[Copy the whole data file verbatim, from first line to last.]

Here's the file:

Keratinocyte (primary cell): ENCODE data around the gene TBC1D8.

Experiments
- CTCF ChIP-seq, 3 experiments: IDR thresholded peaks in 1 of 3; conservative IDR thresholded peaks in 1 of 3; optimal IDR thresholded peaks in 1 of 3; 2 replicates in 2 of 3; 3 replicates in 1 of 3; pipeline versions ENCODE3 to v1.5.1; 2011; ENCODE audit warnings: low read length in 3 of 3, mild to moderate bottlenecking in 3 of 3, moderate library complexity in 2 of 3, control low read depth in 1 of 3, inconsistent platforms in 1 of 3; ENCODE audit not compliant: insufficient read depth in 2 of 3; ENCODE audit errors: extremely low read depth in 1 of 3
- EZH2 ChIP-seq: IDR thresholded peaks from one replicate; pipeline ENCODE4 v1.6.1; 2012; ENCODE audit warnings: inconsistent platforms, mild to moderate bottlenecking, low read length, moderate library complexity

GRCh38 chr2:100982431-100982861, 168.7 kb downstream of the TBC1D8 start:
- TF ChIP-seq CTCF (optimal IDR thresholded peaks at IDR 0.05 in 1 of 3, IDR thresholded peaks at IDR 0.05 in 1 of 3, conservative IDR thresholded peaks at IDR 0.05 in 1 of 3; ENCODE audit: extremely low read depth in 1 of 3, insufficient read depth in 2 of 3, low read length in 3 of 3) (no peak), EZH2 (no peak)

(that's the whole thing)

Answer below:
Keratinocyte (primary cell): ENCODE data around the gene TBC1D8.

Experiments
- CTCF ChIP-seq, 3 experiments: IDR thresholded peaks in 1 of 3; conservative IDR thresholded peaks in 1 of 3; optimal IDR thresholded peaks in 1 of 3; 2 replicates in 2 of 3; 3 replicates in 1 of 3; pipeline versions ENCODE3 to v1.5.1; 2011; ENCODE audit warnings: low read length in 3 of 3, mild to moderate bottlenecking in 3 of 3, moderate library complexity in 2 of 3, control low read depth in 1 of 3, inconsistent platforms in 1 of 3; ENCODE audit not compliant: insufficient read depth in 2 of 3; ENCODE audit errors: extremely low read depth in 1 of 3
- EZH2 ChIP-seq: IDR thresholded peaks from one replicate; pipeline ENCODE4 v1.6.1; 2012; ENCODE audit warnings: inconsistent platforms, mild to moderate bottlenecking, low read length, moderate library complexity

GRCh38 chr2:100982431-100982861, 168.7 kb downstream of the TBC1D8 start:
- TF ChIP-seq CTCF (optimal IDR thresholded peaks at IDR 0.05 in 1 of 3, IDR thresholded peaks at IDR 0.05 in 1 of 3, conservative IDR thresholded peaks at IDR 0.05 in 1 of 3; ENCODE audit: extremely low read depth in 1 of 3, insufficient read depth in 2 of 3, low read length in 3 of 3) (no peak), EZH2 (no peak)